• Chris Wu grew up in Virginia and pursued studio art and Asian studies at Colorado College. Since graduating in 2016, he has worked with a number of public service organizations in the D.C. area, including the International Leadership Foundation, a non-profit that promotes the public service of young Asian Americans. In the Fall of 2016, Chris was accepted into the White House Internship Program where he worked in the Office of Calligraphy during the last months of the Obama Administration. This past year, Chris returned to his alma mater to facilitate programming for the Art Department students, faculty and staff. He will be working with Jia-Sun Tsang the Smithsonian’s Museum Conservation Institute where he hopes to continue learning about the arts and public service.

The 2018-2019 I2F Calendar

Internship Calendar

September
  • Monday, September 10 – Program Kickoff
    • I2F Orientation
    • Unit Orientations (Internship locations, or as otherwise directed by the mentor/coordinator), after lunch
  • Friday, September 28 – Smithsonian History and Fellowship Introduction
    • Smithsonian Castle Tour
    • Meet & Greet with Andrea Neighbors, APAC
    • Seminar on fellowships and the proposal process
      • Fellowships utilize Smithsonian collections, facilities, or experts
      • What to expect on the Exploring SI days
October
  • Friday, October 12 – Exploring SI: Collections
    • Museum Support Center:
      • Anthropology Workspace and Collections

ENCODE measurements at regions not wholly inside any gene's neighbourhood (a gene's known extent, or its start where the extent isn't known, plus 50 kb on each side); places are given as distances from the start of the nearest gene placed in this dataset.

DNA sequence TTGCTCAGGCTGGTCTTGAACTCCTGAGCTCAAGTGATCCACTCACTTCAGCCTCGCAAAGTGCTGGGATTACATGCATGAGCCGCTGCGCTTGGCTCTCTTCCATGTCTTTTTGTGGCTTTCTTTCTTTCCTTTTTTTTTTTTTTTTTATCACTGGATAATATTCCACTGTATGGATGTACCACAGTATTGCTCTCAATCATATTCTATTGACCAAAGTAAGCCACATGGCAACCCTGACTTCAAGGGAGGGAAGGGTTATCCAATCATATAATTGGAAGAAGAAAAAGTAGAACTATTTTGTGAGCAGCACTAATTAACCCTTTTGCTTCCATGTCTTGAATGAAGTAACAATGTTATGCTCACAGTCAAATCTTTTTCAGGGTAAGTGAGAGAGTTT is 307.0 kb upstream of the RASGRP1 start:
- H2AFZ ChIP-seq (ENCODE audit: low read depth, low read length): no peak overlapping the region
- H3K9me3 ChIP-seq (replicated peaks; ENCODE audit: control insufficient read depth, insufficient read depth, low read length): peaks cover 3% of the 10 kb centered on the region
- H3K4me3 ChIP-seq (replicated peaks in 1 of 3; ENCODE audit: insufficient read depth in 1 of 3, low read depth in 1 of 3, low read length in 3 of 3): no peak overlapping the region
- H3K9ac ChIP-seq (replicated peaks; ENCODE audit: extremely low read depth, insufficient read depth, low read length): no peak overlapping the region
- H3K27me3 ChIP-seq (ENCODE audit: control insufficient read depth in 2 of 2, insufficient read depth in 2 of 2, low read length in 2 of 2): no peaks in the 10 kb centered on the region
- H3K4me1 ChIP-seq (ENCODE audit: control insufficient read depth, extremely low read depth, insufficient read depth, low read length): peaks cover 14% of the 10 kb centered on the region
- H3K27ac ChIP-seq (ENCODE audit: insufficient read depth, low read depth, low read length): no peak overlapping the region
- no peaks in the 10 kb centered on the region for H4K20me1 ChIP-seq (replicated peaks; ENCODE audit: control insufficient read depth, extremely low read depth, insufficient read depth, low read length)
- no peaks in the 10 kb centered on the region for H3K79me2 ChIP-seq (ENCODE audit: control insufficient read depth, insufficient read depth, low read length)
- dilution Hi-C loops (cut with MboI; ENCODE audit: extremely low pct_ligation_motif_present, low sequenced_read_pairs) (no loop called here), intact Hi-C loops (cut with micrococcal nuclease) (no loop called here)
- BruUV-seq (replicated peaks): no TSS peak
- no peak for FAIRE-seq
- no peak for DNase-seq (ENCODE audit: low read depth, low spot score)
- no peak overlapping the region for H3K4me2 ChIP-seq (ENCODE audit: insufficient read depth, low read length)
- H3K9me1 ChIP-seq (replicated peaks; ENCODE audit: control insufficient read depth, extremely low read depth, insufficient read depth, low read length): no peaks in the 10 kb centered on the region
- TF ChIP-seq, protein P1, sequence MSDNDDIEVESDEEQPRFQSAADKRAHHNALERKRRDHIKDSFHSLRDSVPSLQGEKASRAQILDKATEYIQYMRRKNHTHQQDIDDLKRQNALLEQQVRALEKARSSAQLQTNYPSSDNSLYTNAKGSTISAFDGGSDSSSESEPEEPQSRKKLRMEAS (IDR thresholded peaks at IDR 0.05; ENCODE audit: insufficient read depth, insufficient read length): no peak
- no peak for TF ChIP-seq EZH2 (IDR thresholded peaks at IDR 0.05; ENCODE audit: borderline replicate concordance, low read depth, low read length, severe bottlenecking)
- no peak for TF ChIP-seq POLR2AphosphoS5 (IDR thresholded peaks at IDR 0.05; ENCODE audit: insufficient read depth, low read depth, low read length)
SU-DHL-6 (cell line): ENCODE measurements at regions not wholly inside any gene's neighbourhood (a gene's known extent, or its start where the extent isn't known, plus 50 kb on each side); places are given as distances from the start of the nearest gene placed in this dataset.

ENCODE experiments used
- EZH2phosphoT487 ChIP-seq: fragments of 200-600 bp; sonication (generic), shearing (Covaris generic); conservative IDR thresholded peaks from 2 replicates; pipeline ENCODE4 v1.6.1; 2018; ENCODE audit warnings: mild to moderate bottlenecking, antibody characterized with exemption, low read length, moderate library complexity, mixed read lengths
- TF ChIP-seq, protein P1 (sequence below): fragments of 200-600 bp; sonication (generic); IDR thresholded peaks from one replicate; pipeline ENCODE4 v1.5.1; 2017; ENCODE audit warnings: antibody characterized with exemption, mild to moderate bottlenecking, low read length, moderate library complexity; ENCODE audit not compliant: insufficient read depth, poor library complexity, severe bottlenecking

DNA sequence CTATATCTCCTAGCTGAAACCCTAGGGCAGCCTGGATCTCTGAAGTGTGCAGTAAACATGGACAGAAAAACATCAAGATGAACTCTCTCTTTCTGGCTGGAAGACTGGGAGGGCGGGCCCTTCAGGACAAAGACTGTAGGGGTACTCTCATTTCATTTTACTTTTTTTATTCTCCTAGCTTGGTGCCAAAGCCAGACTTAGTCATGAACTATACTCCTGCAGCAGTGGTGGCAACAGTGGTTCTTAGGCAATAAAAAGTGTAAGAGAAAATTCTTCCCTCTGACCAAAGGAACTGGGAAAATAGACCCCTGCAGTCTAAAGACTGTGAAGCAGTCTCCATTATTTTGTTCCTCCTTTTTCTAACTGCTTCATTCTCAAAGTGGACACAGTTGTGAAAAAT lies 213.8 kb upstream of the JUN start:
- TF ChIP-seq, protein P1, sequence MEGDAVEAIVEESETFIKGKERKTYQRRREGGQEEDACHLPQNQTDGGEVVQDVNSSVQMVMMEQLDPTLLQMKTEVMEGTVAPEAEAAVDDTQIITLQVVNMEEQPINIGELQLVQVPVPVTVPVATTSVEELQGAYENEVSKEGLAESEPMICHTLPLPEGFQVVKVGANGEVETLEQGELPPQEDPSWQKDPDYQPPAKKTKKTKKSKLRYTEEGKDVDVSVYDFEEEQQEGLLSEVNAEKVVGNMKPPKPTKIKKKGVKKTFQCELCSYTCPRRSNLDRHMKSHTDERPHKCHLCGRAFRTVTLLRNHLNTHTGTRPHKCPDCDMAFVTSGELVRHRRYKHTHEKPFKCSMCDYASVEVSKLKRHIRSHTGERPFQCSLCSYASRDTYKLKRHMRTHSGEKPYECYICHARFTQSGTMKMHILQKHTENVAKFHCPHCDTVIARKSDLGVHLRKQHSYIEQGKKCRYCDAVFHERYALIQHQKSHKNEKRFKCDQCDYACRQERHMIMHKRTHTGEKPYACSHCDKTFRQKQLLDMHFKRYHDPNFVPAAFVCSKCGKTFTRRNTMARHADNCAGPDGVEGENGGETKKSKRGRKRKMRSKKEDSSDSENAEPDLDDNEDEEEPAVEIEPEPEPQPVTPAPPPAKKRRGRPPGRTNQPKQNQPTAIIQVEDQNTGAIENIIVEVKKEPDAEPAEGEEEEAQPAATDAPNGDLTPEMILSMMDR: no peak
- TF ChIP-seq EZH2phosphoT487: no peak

• Mammals Collections
    • Museum Conservation Institute
  • Thursday, October 25 – Exploring SI: Research
    • National Zoological Park
      • Conservation Genetics Lab
      • Research Talk
      • Tours of Small Mammals and Reptile Houses
    • National Museum of American History Archives Introduction and Tour
    • Meet and Greet with Eduardo Diaz and Diana Bossa Bastidas, SLC
  • Tuesday, October 30 – Resume Workshop
November
  • Thursday, November 8 – Exploring SI: Education and Engagement
    • F|S Development Tour
    • SE Asia Initiative and Elevator Pitch Activity
    • National Museum of Natural History
      • Education and Outreach Collections Tours
      • Q?rius Tour
    • National Portrait Gallery
      • Bilingual Initiative
      • Curator Tour
  • Friday, November 16
    • Fellowship proposals due
  • Friday, November 30 – Exploring SI: Exhibits
    • National Air and Space Museum Exhibits: Complete Redesign
    • National Museum of American History Exhibits: Diversity of Perspective
    • National Museum of African American History and Culture Museum Exhibits: Starting New
    • Fellowship decisions announced
December
  • Friday, December 14
    • Presentation Skills Workshop & practice session
  • Tuesday, December 18
    • Final Presentations
  • Friday, December 21
    • Last day of Internship

 

Fellowship Calendar

January
  • Tuesday, January 22 – First day of Fellowship
  • Friday, January 25 – Orientation (AM only)
  • Friday, February 1 – Check In (AM only)
February
  • Friday, February 8
    • National Air and Space Museum, Udvar Hazy Center
      • Collections Tour
  • Friday, February 22
    • National Museum of the American Indian
      • Americans Exhibit Tour
    • Anacostia Community Museum
      • Collections Tour
      • A Right to the City Exhibit
March
  • Friday, March 8 – Exploring museums beyond SI in Baltimore, MD
    • Reginald F. Lewis Museum of Maryland African American History & Culture
    • American Visionary Art Museum
April
  • Friday, April 12
    • Academic, Career and Financial Goals & Planning
  • Friday, April 26
    • Presentation practice session
May
  • Thursday, May 2
    • Final Presentations
  • Friday, May 3
    • Last day of Fellowship

 

I2F Cohort convenes a discussion on identity after viewing Americans at the National Museum of the American Indian. Photo credit: Chris Wu